Similarly, the nuclear weapons programme was developed by the then superpowers nearly simultaneously, though covertly for obvious reasons, and followed by other major powers very closely. Though China was not a major power in any sense at that time: economically or militarily, it followed suit and joined the P-5 Club before the Non-Proliferation Treaty could come into force in 1970 and extended for an indefinite period in 1995. In fact, James rightly concluded that a few developed nations are slowly moving the “arms race in space” and carefully watching each other from close ranges. I am of the opinion that the activities in space will continue to gather pace with reference to employment in the domain of cyber warfare as part of the larger framework of hybrid war.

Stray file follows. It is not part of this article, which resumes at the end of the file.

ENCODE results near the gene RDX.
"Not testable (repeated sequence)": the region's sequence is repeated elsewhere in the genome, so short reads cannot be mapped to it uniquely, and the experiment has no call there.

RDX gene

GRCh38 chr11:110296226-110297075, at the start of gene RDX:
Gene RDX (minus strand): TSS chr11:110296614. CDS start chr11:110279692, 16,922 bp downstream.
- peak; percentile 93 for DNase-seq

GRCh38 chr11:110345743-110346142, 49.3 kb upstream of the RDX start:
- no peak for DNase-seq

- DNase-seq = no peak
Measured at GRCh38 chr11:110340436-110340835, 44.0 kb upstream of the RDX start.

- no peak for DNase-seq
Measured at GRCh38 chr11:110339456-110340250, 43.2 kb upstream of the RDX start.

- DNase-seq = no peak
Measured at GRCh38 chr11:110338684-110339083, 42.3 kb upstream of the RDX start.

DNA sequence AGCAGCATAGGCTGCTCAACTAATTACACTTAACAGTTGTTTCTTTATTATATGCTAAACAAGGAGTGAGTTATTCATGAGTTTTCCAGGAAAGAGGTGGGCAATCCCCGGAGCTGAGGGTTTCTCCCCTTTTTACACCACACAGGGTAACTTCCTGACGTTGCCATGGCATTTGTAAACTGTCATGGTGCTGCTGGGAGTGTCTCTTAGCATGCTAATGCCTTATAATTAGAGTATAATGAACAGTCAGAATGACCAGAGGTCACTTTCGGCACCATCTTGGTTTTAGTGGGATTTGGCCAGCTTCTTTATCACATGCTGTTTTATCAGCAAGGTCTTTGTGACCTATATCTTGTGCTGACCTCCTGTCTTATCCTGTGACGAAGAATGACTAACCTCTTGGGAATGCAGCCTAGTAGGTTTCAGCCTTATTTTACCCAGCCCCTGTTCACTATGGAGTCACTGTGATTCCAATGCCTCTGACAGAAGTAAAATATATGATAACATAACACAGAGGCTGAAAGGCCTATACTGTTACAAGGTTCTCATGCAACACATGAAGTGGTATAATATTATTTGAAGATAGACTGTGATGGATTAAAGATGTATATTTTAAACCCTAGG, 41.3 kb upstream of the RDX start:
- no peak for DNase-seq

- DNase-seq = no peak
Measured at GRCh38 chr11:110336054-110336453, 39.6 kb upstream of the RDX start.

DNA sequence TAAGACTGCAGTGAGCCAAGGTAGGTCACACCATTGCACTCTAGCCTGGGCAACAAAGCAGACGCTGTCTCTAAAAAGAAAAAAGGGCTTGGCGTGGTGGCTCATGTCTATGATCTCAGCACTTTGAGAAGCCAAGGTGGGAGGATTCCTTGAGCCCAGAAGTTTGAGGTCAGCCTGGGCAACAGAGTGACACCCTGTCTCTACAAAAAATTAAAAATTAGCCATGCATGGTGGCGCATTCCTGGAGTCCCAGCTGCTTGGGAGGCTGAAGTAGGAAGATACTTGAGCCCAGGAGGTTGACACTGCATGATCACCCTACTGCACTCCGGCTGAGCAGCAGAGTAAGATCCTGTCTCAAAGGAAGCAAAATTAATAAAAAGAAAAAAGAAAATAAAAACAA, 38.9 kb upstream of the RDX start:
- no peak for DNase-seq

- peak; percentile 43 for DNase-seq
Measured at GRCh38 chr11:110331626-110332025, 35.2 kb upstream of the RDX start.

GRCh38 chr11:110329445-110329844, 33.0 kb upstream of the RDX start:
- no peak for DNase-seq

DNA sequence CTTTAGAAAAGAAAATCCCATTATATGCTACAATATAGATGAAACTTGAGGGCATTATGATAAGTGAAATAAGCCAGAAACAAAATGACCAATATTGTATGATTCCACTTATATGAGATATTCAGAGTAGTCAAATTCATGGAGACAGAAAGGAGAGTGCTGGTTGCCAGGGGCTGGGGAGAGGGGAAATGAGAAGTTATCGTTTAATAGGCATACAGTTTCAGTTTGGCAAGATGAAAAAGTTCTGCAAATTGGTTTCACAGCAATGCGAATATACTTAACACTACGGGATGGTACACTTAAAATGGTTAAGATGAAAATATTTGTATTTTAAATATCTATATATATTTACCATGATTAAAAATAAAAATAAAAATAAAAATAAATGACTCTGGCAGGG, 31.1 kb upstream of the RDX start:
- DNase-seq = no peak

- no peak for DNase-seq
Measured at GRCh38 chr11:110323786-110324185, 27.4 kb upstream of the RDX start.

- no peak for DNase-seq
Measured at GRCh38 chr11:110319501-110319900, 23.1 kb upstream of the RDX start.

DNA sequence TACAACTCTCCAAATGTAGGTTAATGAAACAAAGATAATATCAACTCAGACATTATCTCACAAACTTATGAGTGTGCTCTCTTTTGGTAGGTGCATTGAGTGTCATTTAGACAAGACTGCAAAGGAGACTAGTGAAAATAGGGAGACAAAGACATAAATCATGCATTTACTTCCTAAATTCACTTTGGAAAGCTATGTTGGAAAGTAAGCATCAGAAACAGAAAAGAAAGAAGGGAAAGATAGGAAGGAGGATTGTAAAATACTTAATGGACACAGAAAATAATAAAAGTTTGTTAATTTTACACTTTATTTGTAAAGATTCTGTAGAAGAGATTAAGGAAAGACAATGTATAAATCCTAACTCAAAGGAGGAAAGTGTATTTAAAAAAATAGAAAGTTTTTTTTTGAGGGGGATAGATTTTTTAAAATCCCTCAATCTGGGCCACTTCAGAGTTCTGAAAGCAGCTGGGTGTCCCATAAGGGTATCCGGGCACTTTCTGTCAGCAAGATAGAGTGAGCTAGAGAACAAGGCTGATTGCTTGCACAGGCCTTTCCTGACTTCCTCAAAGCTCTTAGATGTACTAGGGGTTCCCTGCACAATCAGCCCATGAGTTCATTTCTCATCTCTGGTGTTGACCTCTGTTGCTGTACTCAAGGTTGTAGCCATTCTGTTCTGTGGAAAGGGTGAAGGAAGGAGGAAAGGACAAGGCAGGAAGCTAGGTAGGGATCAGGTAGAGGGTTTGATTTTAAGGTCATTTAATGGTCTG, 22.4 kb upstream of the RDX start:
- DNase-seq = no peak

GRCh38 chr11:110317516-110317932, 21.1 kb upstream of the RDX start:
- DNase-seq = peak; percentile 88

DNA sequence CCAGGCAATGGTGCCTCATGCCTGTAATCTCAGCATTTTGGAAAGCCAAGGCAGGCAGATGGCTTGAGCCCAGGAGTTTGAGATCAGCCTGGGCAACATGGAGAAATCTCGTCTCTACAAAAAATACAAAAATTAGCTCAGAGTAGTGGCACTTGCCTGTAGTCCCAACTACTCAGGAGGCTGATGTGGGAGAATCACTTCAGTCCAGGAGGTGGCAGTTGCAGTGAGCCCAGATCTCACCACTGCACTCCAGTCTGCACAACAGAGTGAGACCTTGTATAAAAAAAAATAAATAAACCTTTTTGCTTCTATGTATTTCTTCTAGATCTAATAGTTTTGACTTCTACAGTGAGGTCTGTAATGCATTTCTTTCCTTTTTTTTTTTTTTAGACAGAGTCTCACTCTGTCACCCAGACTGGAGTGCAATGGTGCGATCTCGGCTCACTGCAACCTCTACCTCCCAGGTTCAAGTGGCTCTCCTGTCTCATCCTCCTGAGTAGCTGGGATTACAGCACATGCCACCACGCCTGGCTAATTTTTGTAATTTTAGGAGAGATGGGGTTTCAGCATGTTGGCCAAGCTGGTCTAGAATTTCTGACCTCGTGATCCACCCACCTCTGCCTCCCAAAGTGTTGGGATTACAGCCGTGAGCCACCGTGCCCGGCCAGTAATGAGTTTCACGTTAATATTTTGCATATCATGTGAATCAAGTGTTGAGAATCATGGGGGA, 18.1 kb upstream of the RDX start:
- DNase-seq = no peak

Another lesson that could be drawn from GSTAR-2022 is to understand the developments in warfare. Air Commodore Shaun Clark was of the view that the developments in aerospace with respect to Unmanned Aerial Vehicles (UAVs) will continue and their banning would be a great challenge. However, the cycles of measures, countermeasures, and counter-countermeasures (CCMs) will also continue to ensure a fine balance. Shaun’s conclusion is that any machine developed by humans has more tolerance to strategic forces than the physiological capabilities of the human body and therefore, it would more logically attract the attention of the user to replace men, particularly in the aerospace domain.